- What We Do
- Agriculture and Food Security
- Democracy, Human Rights and Governance
- Economic Growth and Trade
- Ending Extreme Poverty
- Environment and Global Climate Change
- Gender Equality and Women's Empowerment
- Global Health
- Water and Sanitation
- Working in Crises and Conflict
- U.S. Global Development Lab
July 13, 2015
Food Security Situation
Niger is one of the least developed countries worldwide, ranking last on the UN Development Program (UNDP) 2014 Human Development Index. The majority of households in Niger face chronic food insecurity, due to structural vulnerabilities, including reliance on subsistence rain-fed agriculture with increasing rainfall variance and harsh climatic conditions. Basic social services are especially limited in the rural areas.
Ongoing Boko Haram-related conflict, an influx of Nigerian refugees, population displacement, land degradation, and climate change have exacerbated food insecurity and weakened the resilience of the most vulnerable populations. According to the Famine Early Warning System (FEWS NET), the effects of the conflict on local markets and livelihoods may prevent poor households in pastoral zones in Diffa from meeting their food needs, leading to crisis levels (Integrated Phase Classification 3) of food insecurity.
Food Assistance Programs
USAID’s Office of Food for Peace (FFP) targets food insecure individuals through cash-based and in-kind emergency projects. FFP partners with the UN World Food Program (WFP) country-wide, UNICEF country-wide, Mercy Corps in the Tillaberi region, Samaritan’s Purse and other nongovernmental organizations in the Diffa region, and the UN Food and Agriculture Organization (FAO) in the Tahoua and Tillaberi regions.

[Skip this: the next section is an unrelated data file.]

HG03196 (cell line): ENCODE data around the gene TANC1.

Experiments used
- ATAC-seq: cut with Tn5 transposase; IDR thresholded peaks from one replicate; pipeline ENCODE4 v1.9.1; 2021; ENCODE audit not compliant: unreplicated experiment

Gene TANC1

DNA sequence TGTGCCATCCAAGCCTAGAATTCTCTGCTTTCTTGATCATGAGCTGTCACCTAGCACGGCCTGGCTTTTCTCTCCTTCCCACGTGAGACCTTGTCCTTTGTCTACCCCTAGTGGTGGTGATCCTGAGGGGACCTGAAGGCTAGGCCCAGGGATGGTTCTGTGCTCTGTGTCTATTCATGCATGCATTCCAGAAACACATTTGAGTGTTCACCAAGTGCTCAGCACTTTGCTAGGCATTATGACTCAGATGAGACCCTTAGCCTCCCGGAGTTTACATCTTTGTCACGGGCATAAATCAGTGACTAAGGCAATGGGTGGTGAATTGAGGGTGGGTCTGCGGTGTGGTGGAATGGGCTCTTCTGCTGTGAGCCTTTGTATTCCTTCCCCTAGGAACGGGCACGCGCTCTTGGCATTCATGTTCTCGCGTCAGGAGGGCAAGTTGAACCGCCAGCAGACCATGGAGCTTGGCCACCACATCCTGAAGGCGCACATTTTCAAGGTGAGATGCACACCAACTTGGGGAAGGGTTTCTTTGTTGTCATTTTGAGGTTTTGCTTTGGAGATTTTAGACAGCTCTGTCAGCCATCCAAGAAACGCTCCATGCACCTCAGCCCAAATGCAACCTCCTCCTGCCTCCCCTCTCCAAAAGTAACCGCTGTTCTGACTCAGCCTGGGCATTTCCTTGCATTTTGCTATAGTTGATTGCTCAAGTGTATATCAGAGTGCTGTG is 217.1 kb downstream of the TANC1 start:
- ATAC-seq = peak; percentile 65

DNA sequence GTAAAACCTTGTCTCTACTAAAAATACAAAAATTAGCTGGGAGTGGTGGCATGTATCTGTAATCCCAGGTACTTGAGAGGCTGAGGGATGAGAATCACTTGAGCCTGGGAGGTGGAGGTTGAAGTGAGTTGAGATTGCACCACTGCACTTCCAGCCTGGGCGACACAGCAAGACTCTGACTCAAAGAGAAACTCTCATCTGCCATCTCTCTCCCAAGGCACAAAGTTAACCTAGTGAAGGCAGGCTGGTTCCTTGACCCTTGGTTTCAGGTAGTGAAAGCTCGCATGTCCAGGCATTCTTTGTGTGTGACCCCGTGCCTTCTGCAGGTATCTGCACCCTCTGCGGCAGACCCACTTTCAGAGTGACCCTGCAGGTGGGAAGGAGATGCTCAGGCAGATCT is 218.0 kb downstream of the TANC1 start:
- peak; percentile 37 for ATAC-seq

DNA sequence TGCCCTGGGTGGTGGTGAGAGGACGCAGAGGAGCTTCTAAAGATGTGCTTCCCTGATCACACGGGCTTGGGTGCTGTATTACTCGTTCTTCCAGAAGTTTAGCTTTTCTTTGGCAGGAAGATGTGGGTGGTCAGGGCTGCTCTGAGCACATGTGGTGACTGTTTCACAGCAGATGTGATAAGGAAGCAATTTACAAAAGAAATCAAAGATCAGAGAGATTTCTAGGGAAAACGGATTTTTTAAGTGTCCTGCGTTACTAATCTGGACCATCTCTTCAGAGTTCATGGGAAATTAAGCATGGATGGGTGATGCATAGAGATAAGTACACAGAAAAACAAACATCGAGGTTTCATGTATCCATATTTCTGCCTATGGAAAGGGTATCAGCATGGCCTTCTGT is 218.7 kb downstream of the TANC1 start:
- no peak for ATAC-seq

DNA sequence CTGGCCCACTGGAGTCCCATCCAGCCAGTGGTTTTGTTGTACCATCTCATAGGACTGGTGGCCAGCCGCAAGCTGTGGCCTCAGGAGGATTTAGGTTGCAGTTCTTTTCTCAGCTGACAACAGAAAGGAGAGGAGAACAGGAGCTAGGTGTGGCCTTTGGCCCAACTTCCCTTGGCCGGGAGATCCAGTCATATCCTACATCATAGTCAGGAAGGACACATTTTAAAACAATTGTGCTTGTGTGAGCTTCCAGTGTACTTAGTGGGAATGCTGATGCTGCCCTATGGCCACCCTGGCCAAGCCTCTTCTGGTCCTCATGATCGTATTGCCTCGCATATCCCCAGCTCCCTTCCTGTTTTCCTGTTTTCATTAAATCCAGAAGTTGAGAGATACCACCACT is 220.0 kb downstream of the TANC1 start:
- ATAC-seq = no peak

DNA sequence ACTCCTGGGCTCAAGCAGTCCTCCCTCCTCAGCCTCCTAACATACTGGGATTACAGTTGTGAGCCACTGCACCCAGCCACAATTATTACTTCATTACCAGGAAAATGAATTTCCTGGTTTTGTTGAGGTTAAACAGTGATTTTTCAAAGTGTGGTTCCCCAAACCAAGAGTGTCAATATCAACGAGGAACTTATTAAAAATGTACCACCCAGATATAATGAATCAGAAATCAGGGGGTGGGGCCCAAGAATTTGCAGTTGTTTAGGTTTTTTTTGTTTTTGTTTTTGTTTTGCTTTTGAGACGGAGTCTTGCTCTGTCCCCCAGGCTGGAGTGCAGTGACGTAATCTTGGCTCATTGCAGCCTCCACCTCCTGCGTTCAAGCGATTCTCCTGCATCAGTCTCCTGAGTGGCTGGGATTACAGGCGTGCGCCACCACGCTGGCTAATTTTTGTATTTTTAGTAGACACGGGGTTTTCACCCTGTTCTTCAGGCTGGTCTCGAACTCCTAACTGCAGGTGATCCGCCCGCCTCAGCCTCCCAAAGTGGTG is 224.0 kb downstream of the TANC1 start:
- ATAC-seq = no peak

FFP and its partners are providing critical food assistance to displaced Nigeriens, Nigerian and Malian refugees, and host communities affected by conflict through a combination of cash transfers, food vouchers, U.S. in-kind food aid, and local and regional procurement. WFP is also providing assistance to chronically vulnerable communities to strengthen their capacity to cope with shocks, while ensuring a strong and flexible food and cash-based safety net. FFP also supports a joint WFP-FAO project that implements seasonal livelihood programming, agricultural training, small-scale irrigation projects, and community-based planning. In light of persistently high acute malnutrition rates, FFP is also supporting UNICEF activities in-country through the distribution of locally procured therapeutic foods.
FFP supports three integrated development food assistance programs with Catholic Relief Services, Mercy Corps, and Save the Children to reduce food insecurity and malnutrition and improve community resilience among rural households in the Maradi and Zinder regions. The programs target over 500,000 individuals and aim to promote positive behavior change in nutrition, health, hygiene, sanitation, and agriculture, as well as diversify livelihoods through livestock, savings and lending, and literacy activities.
Food for Peace Contributions
|U.S. Dollars||Metric Tons|
|Fiscal Year 2015||$65.4 million||33,700 MT|
|Fiscal Year 2014||$90.2 million||34,269 MT|
|Fiscal Year 2013||$43.8 million||22,080 MT|
|Fiscal Year 2012||$106.0 million||66,538 MT|
|Fiscal Year 2011||$54.5 million||42,840 MT|
Fiscal Year 2015 Contribution Breakdown:
|U.S. Dollars||Metric Tons|
|Title II Development||$7.4 million||5,770 MT|
|Title II Emergency||$40.1 million||25,970 MT|
|Emergency Food Security Program (EFSP)||$17.9 million||1,960 MT|
Food Security Situation includes information from WFP and UNHCR
FY 2015 contribution based on funds obligated to date
Country Specific Guidance
Last updated: July 13, 2015